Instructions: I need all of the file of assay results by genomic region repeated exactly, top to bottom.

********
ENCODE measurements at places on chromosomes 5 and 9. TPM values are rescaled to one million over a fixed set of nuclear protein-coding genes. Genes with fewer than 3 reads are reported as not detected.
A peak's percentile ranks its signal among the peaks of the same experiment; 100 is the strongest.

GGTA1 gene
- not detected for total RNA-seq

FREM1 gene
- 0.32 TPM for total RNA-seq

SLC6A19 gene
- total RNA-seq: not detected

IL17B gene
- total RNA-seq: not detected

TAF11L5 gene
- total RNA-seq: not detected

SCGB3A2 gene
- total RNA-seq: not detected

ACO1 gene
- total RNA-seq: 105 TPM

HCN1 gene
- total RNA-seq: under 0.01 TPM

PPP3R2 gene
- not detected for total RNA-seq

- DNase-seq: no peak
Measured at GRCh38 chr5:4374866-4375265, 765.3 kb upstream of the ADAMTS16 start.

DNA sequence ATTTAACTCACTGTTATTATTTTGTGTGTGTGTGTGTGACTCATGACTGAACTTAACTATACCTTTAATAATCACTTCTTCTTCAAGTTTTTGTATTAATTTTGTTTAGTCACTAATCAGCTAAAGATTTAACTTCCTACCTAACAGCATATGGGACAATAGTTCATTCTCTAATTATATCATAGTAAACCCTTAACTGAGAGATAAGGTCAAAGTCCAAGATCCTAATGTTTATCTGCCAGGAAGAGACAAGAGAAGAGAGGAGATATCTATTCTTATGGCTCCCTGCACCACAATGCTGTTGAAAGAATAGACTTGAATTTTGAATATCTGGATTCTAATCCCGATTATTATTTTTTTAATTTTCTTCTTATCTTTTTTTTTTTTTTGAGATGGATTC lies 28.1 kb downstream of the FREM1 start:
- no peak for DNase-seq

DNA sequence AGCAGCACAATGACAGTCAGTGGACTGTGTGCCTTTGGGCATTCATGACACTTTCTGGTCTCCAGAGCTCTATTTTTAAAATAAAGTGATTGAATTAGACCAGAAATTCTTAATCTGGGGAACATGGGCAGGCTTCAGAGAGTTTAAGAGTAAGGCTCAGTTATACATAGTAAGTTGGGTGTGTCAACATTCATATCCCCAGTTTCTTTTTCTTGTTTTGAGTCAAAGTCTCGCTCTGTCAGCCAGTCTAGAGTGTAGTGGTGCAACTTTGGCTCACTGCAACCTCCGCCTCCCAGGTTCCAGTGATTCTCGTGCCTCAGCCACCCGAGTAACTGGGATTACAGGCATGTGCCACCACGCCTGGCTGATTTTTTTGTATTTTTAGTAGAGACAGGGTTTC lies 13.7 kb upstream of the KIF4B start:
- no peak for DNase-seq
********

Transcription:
ENCODE measurements at places on chromosomes 5 and 9. TPM values are rescaled to one million over a fixed set of nuclear protein-coding genes. Genes with fewer than 3 reads are reported as not detected.
A peak's percentile ranks its signal among the peaks of the same experiment; 100 is the strongest.

GGTA1 gene
- not detected for total RNA-seq

FREM1 gene
- 0.32 TPM for total RNA-seq

SLC6A19 gene
- total RNA-seq: not detected

IL17B gene
- total RNA-seq: not detected

TAF11L5 gene
- total RNA-seq: not detected

SCGB3A2 gene
- total RNA-seq: not detected

ACO1 gene
- total RNA-seq: 105 TPM

HCN1 gene
- total RNA-seq: under 0.01 TPM

PPP3R2 gene
- not detected for total RNA-seq

- DNase-seq: no peak
Measured at GRCh38 chr5:4374866-4375265, 765.3 kb upstream of the ADAMTS16 start.

DNA sequence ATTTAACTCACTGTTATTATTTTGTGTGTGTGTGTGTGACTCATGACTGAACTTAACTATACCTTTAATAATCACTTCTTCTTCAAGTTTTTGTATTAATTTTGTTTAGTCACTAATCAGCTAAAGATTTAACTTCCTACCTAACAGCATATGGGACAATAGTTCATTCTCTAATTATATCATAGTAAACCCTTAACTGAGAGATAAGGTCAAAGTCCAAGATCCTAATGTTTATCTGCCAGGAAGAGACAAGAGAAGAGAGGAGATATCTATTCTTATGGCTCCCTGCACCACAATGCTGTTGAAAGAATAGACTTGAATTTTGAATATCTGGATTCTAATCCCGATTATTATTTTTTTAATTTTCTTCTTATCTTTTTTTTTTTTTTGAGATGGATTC lies 28.1 kb downstream of the FREM1 start:
- no peak for DNase-seq

DNA sequence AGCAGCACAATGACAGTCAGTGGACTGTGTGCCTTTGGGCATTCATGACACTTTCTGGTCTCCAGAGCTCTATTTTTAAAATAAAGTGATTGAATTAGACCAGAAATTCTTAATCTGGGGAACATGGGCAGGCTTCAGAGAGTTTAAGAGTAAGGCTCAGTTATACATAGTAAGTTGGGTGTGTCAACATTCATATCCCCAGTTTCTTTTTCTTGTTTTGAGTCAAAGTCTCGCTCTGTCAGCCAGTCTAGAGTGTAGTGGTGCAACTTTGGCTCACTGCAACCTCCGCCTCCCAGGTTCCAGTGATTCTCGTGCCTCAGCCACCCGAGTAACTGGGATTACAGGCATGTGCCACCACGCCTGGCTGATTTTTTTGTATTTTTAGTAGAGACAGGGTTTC lies 13.7 kb upstream of the KIF4B start:
- no peak for DNase-seq